The US Supreme Court agreed Thursday to decide whether Democrats in Congress can access politically explosive evidence underlying the investigation into alleged collusion between President Donald Trump's election campaign and Russia.
But even as it could hear arguments in the case in the fall, the high court is not expected to make its decision before the November 3 election, meaning Democrats will not have access to the still-classified evidence that special counsel Robert Mueller presented to a grand jury for their battle to defeat Trump.
Mueller's investigation, which started in 2017 and wound up in March 2019, reported a number of instances of contact between Trump campaign officials and Russian officials during the period Moscow actively meddled in the campaign on Trump's behalf.
Mueller found no evidence of criminal conspiracy by the campaign to work with the Russians, but much of his heavily redacted final report did not provide any of the underlying evidence that was presented to a grand jury that reviewed the case.
Mueller also outlined multiple instances where Trump sought to obstruct the investigation, but did not formally accuse Trump of obstruction, and the Justice Department declared there were no grounds for charges.
Democrats on the House Judiciary Committee believe the information Mueller's team presented to the grand jury could be damaging to Trump and sued in mid-2019 to access it.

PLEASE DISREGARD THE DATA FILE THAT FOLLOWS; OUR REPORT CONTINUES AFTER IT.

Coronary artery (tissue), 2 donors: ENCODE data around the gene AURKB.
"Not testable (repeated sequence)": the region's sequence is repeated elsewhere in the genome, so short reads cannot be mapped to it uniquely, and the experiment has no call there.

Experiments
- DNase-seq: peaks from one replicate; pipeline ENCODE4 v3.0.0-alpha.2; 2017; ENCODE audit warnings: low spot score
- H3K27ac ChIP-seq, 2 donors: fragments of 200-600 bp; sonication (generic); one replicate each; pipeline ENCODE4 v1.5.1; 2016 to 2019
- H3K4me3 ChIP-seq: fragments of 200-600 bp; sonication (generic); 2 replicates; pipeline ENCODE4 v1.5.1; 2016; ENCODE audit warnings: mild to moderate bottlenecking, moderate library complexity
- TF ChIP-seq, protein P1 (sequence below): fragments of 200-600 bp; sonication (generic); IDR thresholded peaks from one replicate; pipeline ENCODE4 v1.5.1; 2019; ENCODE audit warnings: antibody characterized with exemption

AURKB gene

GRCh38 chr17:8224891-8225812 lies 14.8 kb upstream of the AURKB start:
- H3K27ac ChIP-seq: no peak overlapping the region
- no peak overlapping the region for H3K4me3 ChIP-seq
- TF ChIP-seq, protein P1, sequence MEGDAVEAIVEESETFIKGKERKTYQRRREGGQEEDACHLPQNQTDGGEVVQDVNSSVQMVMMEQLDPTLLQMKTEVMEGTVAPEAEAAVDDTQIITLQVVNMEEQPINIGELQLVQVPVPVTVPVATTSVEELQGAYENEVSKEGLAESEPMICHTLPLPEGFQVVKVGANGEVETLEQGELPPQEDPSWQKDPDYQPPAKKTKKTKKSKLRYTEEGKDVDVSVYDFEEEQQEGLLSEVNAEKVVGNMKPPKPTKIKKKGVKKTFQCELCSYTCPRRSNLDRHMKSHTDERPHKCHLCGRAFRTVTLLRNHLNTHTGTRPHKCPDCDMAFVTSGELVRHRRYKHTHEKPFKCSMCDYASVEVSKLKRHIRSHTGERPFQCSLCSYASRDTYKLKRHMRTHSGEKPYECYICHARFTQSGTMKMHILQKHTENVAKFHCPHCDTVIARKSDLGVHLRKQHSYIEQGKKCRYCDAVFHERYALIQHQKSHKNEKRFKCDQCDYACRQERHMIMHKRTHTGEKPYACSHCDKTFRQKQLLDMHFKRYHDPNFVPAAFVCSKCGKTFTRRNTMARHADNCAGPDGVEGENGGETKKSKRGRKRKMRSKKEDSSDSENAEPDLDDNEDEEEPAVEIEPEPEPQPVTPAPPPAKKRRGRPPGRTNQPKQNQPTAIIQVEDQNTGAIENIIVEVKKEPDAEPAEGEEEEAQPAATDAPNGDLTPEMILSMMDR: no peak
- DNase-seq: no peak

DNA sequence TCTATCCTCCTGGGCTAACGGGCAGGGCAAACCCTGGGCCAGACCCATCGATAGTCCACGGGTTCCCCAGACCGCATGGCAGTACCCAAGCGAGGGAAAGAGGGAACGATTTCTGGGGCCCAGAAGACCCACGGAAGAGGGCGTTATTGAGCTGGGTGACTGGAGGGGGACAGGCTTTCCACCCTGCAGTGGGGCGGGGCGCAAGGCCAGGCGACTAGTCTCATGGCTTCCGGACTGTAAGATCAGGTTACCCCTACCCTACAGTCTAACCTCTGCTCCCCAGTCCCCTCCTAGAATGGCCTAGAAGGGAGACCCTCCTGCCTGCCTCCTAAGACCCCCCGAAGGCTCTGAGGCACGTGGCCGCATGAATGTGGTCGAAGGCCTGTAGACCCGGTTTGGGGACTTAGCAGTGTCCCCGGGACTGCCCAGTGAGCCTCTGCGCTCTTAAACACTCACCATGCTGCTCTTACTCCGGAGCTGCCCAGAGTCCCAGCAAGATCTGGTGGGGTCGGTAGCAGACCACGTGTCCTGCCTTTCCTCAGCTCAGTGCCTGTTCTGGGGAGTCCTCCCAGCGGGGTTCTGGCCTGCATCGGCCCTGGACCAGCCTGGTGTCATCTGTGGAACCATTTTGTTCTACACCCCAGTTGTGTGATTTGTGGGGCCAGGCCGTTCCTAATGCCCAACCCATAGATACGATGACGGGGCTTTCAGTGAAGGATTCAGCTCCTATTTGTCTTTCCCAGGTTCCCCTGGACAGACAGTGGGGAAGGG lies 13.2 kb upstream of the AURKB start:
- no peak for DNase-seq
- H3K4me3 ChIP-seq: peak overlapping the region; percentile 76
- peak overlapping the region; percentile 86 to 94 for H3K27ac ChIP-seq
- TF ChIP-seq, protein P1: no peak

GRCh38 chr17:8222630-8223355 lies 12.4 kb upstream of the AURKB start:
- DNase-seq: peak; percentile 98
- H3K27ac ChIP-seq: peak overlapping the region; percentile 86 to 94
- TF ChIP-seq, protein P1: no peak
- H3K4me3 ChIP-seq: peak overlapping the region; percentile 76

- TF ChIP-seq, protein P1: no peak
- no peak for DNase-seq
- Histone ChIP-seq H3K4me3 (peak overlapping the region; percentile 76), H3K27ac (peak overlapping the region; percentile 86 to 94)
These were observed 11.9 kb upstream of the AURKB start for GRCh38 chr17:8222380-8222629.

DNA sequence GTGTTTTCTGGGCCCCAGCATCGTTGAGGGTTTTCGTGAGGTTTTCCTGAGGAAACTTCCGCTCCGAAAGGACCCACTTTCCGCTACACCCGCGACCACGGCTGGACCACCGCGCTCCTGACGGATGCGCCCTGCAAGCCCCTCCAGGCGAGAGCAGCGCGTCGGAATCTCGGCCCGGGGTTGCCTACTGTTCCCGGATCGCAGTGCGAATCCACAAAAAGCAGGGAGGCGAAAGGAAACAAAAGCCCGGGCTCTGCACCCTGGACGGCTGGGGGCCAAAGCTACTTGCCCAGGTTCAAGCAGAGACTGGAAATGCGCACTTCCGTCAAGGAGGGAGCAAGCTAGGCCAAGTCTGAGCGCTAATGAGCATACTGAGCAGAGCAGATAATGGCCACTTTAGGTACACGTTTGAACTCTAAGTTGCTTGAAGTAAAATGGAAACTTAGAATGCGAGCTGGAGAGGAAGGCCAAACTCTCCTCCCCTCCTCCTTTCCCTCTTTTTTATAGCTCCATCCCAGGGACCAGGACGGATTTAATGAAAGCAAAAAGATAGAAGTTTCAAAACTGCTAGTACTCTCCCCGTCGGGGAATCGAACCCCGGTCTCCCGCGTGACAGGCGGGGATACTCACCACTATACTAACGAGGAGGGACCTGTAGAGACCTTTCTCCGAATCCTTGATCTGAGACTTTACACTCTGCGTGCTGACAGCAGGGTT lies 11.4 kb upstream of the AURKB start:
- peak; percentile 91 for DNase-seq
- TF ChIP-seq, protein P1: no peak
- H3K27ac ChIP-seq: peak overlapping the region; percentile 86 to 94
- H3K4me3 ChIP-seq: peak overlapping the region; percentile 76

The Justice Department, led by close Trump ally Attorney General Bill Barr, has said it cannot release the material.
In March the federal appeals court in Washington supported the Democrats, and the Justice Department appealed the decision to the conservative-leaning Supreme Court, hoping it will be overruled.
The case challenges the Supreme Court to weigh in on the balance of power between the executive branch -- including the Justice Department -- and Congress, where Democrats say they have a right to view the normally secret grand jury material.
The House panel continues to investigate Trump for impeachment in relation to alleged collusion with Russia and obstruction of justice in that case.
A separate impeachment effort, related to Trump's asking Ukraine to help his political fight with Democrat Joe Biden, succeeded when the Democrat-controlled House voted to impeach, or formally charge, Trump last December.
However after a trial the Republican-held Senate voted to acquit Trump on the Ukraine-related charges in February.
(Except for the headline, this story has not been edited by NDTV staff and is published from a syndicated feed.)